Not sure the title supported the content. As an opinion piece it works until you start speaking to a business person. It would have been good to provide some data (FB Vs Google = apples and bananas) to support your ideas and point readers to a possible alternative communication channel. I do agree with you however, and have always felt FB superficial and time will determine its validity in the business world.
  2. Ron Stitt from Fox Television Stations , February 7, 2013 at noon
    Gord, I'm a huge fan of yours - consistently one of the most insightful, and occasionally profound, business writers I follow. But this piece I (mostly) disagree with you. "Social" isn't a noun, but "network" and "connection" are. It's true that FB can't "own" social the way Google owns search (although if Google went down I'd just switch to Bing), and there are multiple social networks emerging. But you can't participate in all of them (a lot of people reading this may try but we are not typical), so for your broadest circle of friends and acquaintances (more personal than business in my case), Facebook is like the public square, with other networks/nodes all doors that line the perimeter. Another metaphor: Facebook is the crossroads of social networks. Sure, we could argue about whether Facebook the business is more vulnerable than Google, but to my mind it's crossed the event horizon and is now really the center of a constellation of networks. That's not easy to displace..and would require epic mismanagement by Zuck & Co to achieve.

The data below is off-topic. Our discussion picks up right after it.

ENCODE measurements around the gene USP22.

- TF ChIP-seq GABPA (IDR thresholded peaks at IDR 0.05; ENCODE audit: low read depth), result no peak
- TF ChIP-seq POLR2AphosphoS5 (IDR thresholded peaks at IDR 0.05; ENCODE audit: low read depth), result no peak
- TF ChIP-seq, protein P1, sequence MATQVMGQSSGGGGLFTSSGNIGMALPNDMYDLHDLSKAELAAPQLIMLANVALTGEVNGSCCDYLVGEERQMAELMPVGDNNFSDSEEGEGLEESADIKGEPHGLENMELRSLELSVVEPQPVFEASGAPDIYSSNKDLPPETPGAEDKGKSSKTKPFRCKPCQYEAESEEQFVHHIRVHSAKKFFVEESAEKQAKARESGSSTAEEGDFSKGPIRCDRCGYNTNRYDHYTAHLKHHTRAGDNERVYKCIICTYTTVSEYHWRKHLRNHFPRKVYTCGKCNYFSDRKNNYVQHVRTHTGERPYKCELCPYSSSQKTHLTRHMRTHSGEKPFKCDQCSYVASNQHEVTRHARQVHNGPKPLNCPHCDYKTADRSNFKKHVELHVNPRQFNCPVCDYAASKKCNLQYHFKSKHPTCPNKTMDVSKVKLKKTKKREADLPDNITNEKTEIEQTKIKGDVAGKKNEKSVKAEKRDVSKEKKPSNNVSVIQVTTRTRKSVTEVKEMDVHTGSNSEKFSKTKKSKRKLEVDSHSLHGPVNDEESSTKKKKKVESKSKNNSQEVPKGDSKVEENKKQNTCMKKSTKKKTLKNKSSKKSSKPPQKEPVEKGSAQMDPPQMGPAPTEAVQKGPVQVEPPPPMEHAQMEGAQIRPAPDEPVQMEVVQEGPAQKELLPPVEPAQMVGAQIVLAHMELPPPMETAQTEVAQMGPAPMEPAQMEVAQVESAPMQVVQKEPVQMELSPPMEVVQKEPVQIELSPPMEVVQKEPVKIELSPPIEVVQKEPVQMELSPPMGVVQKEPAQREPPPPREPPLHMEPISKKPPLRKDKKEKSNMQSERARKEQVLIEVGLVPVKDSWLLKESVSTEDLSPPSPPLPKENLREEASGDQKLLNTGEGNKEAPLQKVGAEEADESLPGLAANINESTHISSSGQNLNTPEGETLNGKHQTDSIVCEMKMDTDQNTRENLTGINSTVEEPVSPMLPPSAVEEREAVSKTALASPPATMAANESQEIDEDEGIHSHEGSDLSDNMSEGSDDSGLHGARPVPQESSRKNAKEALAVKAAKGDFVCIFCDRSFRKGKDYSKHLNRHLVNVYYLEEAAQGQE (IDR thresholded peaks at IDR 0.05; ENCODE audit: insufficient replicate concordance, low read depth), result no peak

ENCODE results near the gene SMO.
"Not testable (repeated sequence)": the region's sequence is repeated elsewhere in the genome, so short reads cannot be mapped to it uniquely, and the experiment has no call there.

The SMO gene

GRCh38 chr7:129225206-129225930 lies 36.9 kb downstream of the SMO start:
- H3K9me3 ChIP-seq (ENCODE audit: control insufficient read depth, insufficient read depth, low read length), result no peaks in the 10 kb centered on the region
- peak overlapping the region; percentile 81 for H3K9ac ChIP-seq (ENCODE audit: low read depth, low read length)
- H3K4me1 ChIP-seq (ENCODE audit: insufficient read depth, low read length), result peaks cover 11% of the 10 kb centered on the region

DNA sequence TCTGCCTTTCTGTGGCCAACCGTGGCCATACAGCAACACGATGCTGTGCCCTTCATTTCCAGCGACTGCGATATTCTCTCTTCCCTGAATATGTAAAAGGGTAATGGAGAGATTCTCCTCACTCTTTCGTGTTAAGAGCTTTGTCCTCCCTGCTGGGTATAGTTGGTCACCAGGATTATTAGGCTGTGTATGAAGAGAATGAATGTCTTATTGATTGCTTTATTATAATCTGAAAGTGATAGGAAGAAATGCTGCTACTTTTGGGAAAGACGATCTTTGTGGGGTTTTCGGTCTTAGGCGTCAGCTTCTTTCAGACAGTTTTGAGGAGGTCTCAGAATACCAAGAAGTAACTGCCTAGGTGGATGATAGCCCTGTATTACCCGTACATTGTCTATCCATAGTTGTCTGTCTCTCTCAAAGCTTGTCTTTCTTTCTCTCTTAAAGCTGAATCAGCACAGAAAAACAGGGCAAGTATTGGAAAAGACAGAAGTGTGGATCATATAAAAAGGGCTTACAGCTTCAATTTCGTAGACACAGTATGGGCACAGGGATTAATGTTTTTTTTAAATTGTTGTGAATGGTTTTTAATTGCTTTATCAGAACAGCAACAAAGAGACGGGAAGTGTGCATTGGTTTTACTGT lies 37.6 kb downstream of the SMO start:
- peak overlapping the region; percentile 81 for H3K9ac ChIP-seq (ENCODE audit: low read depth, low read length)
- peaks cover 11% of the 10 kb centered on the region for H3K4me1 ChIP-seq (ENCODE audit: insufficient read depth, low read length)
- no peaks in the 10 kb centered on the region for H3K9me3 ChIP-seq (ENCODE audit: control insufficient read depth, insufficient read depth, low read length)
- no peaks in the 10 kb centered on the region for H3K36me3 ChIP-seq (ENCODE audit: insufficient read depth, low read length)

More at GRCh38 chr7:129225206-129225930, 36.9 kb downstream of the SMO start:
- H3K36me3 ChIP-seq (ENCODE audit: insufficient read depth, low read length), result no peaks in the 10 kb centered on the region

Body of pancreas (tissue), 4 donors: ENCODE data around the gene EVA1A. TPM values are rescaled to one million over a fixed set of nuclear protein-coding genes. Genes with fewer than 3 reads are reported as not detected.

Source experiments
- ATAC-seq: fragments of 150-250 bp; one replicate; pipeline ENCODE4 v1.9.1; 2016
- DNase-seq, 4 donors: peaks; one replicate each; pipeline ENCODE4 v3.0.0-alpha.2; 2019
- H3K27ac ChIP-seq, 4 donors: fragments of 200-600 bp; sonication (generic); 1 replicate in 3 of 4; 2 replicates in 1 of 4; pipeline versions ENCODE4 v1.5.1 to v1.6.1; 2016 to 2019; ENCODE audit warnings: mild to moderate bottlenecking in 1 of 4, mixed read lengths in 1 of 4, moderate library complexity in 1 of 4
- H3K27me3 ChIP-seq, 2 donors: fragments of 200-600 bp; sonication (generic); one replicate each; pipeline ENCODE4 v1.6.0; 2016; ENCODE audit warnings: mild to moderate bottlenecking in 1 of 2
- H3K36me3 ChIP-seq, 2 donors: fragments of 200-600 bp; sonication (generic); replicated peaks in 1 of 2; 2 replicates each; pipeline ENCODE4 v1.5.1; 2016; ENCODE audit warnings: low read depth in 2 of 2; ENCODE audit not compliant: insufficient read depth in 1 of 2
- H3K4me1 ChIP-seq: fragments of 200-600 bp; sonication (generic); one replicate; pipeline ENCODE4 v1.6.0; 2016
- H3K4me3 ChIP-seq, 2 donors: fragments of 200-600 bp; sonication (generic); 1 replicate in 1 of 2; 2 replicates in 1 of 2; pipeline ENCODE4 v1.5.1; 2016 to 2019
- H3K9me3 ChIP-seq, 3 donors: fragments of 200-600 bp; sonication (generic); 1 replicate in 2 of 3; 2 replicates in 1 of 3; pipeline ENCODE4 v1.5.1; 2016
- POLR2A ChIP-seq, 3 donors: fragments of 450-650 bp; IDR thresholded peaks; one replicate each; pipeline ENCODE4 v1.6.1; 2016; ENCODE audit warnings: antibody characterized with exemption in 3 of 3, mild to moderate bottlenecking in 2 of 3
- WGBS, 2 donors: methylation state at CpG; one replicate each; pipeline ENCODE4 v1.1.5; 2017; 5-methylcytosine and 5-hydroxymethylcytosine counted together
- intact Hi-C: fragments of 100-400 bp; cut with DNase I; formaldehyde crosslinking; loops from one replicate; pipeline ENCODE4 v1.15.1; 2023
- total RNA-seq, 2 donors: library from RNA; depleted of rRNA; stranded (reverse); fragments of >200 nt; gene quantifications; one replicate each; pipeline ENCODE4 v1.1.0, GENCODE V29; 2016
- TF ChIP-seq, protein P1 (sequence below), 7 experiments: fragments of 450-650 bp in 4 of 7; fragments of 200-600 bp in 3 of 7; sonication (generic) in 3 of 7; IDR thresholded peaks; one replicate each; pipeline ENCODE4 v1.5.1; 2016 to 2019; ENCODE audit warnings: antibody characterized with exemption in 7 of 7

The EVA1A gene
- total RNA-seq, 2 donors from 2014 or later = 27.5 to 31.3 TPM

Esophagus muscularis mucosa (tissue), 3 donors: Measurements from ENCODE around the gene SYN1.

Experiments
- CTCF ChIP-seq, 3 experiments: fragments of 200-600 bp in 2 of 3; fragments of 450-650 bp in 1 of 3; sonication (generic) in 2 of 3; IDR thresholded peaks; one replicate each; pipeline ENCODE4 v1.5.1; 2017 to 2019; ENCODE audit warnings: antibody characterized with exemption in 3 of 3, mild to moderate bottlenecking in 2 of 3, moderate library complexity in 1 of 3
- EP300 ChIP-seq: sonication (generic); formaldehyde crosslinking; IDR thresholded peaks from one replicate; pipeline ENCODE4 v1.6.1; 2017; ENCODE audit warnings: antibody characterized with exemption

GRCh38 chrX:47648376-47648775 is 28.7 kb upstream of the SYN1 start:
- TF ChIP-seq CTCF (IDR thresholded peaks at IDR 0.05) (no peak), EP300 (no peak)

3. Andre Szykier from maps capital management , February 7, 2013 at 12:06 p.m.
    Agree with TrailerChix comment. Google = Search (verb) FB = (engage, meet, share, comment (verbs) social = (property of e.g. FB) One other point, all these sites act as walled gardens. Ideally what you need is a social-of-1 point (individual or entity) that connects to all other social-of-one points (entities). What you have is a one-to-many virtual network. This technology exists and is a perfect service provided by a cloud. The problem is connecting the content from my social walled gardens into a virtual cloud point. Google+ is going about it a different way. They keep expanding their walled garden with search, mail, video, chat services along with social and app services that they provide, hoping you eventually will find their garden big and rich enough so everybody will migrate. While it helps them be the CyBorg of data, it makes people more uneasier to have all of that in one garden than spread across many. Time will tell which model will thrive.
  4. Paula Lynn from Who Else Unlimited , February 7, 2013 at 6:35 p.m.
    Yay ! FB and other anti social networks have increased denigration of respect and probably have done more damage on the overall than helped on the overall. If, a very big word, there was a demarcation line to where people can express opinions and share information without insults, lies and disgust, then we as far as humanity is concerned could build a social contract. Can't see it happening for laundry lists of reasons.